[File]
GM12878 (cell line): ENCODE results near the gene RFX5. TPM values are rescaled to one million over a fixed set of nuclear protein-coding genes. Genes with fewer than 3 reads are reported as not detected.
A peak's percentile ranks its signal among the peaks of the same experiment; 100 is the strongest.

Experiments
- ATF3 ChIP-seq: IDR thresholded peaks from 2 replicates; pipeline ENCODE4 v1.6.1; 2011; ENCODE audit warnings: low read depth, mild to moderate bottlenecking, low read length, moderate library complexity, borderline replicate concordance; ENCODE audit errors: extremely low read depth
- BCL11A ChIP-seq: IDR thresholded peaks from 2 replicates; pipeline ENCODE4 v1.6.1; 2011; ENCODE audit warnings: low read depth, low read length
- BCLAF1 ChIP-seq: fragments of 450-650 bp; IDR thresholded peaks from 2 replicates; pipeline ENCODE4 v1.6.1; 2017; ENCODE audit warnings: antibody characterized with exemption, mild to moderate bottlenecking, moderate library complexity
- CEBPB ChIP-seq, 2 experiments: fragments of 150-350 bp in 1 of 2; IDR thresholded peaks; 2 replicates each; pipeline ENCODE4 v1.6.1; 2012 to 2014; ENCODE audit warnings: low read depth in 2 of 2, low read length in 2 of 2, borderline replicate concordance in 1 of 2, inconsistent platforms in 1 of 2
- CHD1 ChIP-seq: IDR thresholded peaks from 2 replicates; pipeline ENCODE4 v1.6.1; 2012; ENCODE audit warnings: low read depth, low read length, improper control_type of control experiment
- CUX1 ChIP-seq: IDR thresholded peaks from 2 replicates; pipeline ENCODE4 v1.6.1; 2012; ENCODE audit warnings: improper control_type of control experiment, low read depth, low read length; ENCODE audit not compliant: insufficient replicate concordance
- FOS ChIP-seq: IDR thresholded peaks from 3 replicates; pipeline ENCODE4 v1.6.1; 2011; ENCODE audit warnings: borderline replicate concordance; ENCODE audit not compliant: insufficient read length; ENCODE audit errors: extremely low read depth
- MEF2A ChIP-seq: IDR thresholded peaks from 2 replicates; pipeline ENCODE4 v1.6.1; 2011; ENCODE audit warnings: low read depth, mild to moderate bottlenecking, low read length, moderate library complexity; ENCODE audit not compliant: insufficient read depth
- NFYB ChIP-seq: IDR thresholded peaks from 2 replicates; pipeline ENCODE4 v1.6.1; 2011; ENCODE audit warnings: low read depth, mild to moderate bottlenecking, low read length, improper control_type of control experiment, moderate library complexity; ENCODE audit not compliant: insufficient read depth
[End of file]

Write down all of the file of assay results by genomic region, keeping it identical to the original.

GM12878 (cell line): ENCODE results near the gene RFX5. TPM values are rescaled to one million over a fixed set of nuclear protein-coding genes. Genes with fewer than 3 reads are reported as not detected.
A peak's percentile ranks its signal among the peaks of the same experiment; 100 is the strongest.

Experiments
- ATF3 ChIP-seq: IDR thresholded peaks from 2 replicates; pipeline ENCODE4 v1.6.1; 2011; ENCODE audit warnings: low read depth, mild to moderate bottlenecking, low read length, moderate library complexity, borderline replicate concordance; ENCODE audit errors: extremely low read depth
- BCL11A ChIP-seq: IDR thresholded peaks from 2 replicates; pipeline ENCODE4 v1.6.1; 2011; ENCODE audit warnings: low read depth, low read length
- BCLAF1 ChIP-seq: fragments of 450-650 bp; IDR thresholded peaks from 2 replicates; pipeline ENCODE4 v1.6.1; 2017; ENCODE audit warnings: antibody characterized with exemption, mild to moderate bottlenecking, moderate library complexity
- CEBPB ChIP-seq, 2 experiments: fragments of 150-350 bp in 1 of 2; IDR thresholded peaks; 2 replicates each; pipeline ENCODE4 v1.6.1; 2012 to 2014; ENCODE audit warnings: low read depth in 2 of 2, low read length in 2 of 2, borderline replicate concordance in 1 of 2, inconsistent platforms in 1 of 2
- CHD1 ChIP-seq: IDR thresholded peaks from 2 replicates; pipeline ENCODE4 v1.6.1; 2012; ENCODE audit warnings: low read depth, low read length, improper control_type of control experiment
- CUX1 ChIP-seq: IDR thresholded peaks from 2 replicates; pipeline ENCODE4 v1.6.1; 2012; ENCODE audit warnings: improper control_type of control experiment, low read depth, low read length; ENCODE audit not compliant: insufficient replicate concordance
- FOS ChIP-seq: IDR thresholded peaks from 3 replicates; pipeline ENCODE4 v1.6.1; 2011; ENCODE audit warnings: borderline replicate concordance; ENCODE audit not compliant: insufficient read length; ENCODE audit errors: extremely low read depth
- MEF2A ChIP-seq: IDR thresholded peaks from 2 replicates; pipeline ENCODE4 v1.6.1; 2011; ENCODE audit warnings: low read depth, mild to moderate bottlenecking, low read length, moderate library complexity; ENCODE audit not compliant: insufficient read depth
- NFYB ChIP-seq: IDR thresholded peaks from 2 replicates; pipeline ENCODE4 v1.6.1; 2011; ENCODE audit warnings: low read depth, mild to moderate bottlenecking, low read length, improper control_type of control experiment, moderate library complexity; ENCODE audit not compliant: insufficient read depth